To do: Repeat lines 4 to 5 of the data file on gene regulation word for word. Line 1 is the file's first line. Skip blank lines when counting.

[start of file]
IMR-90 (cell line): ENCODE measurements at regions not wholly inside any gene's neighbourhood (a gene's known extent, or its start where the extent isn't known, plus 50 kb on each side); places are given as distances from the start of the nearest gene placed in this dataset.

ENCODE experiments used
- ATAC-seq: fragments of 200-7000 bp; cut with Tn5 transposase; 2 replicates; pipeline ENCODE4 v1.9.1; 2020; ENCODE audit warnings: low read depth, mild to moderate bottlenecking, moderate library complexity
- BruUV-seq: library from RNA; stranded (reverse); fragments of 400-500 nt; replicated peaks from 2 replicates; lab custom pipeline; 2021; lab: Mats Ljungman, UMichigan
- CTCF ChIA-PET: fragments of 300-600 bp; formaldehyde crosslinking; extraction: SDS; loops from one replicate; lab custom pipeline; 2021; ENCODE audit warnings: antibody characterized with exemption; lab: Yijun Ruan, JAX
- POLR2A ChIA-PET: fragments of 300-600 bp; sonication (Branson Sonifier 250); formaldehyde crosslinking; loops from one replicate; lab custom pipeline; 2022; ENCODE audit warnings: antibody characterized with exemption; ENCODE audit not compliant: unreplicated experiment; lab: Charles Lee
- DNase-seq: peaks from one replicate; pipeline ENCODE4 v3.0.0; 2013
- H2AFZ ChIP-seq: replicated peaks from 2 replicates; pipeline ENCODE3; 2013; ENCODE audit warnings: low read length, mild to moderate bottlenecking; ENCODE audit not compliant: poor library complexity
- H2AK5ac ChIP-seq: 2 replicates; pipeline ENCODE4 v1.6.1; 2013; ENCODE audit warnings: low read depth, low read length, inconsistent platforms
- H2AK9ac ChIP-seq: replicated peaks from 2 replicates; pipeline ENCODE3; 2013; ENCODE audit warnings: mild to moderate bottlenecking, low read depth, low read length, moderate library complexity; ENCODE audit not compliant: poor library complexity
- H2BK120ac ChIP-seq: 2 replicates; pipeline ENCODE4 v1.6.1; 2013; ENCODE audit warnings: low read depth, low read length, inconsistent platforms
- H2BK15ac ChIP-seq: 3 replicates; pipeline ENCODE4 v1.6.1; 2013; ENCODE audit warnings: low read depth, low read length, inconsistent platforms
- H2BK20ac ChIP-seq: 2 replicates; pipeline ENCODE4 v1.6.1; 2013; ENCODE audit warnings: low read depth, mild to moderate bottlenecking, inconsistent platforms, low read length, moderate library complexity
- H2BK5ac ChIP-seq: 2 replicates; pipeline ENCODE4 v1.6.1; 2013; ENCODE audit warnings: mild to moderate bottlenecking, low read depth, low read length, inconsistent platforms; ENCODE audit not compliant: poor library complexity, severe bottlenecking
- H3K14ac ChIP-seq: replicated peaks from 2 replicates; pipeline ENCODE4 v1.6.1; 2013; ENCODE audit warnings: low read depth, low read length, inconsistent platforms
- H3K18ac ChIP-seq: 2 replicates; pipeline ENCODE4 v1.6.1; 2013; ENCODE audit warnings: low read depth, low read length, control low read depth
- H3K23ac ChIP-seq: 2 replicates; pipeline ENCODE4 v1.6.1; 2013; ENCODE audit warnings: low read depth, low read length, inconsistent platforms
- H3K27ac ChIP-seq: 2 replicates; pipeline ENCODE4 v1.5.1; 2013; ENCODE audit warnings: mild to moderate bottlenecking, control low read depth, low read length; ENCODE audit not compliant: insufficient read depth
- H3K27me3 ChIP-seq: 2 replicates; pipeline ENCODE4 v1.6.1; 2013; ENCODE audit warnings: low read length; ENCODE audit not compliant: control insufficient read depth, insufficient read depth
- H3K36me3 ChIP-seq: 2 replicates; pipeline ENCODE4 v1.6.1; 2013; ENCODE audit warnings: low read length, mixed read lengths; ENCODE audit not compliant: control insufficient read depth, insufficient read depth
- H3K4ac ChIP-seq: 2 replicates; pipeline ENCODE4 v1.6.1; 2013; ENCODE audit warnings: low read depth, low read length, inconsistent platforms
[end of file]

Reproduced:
- BruUV-seq: library from RNA; stranded (reverse); fragments of 400-500 nt; replicated peaks from 2 replicates; lab custom pipeline; 2021; lab: Mats Ljungman, UMichigan
- CTCF ChIA-PET: fragments of 300-600 bp; formaldehyde crosslinking; extraction: SDS; loops from one replicate; lab custom pipeline; 2021; ENCODE audit warnings: antibody characterized with exemption; lab: Yijun Ruan, JAX